There are still some pressing issues and immediate changes that will need to happen at Salt. The trustees, in their efforts to be fiscally responsible and ever cognizant of their fiduciary responsibilities, have been working with our landlord to find a new tenant for the space at 561 Congress Street. For the foreseeable future, Salt will share the space with a new leasing tenant (another educational institution) while details of our partnership with MECA continue to be discussed.

Salt student housing will be sold so that we can repay the generous foundation loan that enabled us to purchase the building. Attempting to carry the housing (including the loan and operating costs) without consistent programming would be another significant drain on Salt’s already exhausted resources.

Many have voiced great concern about what will happen to Salt’s 42-year-old archive. Historically, the physical archives have remained in Salt’s possession as the organization has moved from place to place throughout the state of Maine. The archives will continue to remain with Salt, for the time being at 561 Congress, and then either at MECA or with one of several interested institutions here in Maine. Salt will complete work on a publicly accessible digital story archive, this fall, containing digital versions of all Salt publications and all student stories from 1973 through present day.

Salt’s trustees and administration, in collaboration with MECA’s directors and administration and with the support and guidance of the Quimby Family Foundation are focused on creating a future for Salt that keeps the organization in Portland; keeps the Salt brand independent, recognizable and thriving; and, keeps the school fiscally strong by eliminating the duplication of overhead and expenses. This in turn will create opportunities for new community partnerships and more alumni engagement.

As we bring these ideas to fruition, we do so with the understanding that we must shepherd the memory and role Salt has played in so many people’s lives while exploring what the future holds for our beloved institution.

We thank all of you who have shared your feelings, time and expertise toward these shared goals and we look forward to updating you on our progress in the coming weeks.

Thank you.

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The Salt Institute Announces It’s Closing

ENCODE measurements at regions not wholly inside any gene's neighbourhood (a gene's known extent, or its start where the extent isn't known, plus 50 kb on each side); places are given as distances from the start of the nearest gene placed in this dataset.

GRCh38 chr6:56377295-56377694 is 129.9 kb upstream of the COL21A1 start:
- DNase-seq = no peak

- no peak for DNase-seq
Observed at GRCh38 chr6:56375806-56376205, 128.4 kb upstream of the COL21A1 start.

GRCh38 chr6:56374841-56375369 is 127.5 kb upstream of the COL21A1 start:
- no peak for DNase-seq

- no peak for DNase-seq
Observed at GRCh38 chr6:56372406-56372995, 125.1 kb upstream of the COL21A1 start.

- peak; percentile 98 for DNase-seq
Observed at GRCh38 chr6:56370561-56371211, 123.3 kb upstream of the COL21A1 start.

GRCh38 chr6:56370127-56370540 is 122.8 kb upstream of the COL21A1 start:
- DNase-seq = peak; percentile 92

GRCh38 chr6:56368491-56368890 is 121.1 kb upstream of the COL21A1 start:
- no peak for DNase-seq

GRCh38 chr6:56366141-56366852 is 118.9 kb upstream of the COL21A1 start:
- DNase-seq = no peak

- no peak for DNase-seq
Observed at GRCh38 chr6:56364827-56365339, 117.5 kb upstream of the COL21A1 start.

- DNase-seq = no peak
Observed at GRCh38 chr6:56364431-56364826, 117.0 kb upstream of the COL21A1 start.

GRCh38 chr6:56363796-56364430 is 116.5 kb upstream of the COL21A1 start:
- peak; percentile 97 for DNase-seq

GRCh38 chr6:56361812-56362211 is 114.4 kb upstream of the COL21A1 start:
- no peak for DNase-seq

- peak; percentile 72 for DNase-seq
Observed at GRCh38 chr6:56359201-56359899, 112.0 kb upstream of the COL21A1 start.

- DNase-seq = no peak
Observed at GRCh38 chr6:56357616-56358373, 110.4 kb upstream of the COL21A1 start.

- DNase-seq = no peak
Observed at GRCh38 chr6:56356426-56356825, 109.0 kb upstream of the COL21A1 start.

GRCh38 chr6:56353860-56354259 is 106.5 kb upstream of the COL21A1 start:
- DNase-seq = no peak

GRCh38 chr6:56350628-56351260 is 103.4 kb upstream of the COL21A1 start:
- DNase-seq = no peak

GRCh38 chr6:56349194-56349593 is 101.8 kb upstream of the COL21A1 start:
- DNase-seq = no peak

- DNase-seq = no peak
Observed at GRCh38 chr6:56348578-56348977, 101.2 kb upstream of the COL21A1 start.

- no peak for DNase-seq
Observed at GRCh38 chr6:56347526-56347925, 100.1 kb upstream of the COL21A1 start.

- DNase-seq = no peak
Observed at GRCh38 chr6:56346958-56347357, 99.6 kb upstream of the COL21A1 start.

A Maine school that has nurtured documentary storytelling for more than 40 years is closing its doors. Over 1,000 writers, photographers and radio and multimedia storytellers have attended the Salt Institute for Documentary Studies since it first opened. But ever-present financial challenges have finally forced Salt to shut down for good.

In 1973, a high school English teacher wanted to help students learn to use words and photographs to tell rich, in-depth stories. So Pamela Wood launched a documentary storytelling institute in Kennebunk.

At the Salt Institute for Documentary Studies, students immersed themselves in documentary writing and photography. Radio was added around the turn of the century and a multimedia program after that.

“To be honest with you, that we’ve sustained for 42 years, in many ways, has been amazing. Truly amazing,” says Donna Galluzzo, the institute’s executive director. Like so many non-profits, Salt, notes Galluzzo, has operated on the edge financially, year in and year out.

Salt, which moved locations five times over the years, is now headquartered on Congress Street in Portland. It has an operating budget of roughly half-a-million dollars a year. Salt lacks an endowment and has depended on the nearly $10,000 in tuition that students pay to immerse themselves in documentary storytelling.

But in recent years, says Kimberly Curry, enrollment has fallen off. Curry is head of Salt’s board of directors. “We just really haven’t quite recovered from the recession from 2008. If we had, say, 23 students or 25 students a semester, that would be terrific. But we’ve been seeing our numbers dropping in different areas,” Curry says. “And that’s just unacceptable.”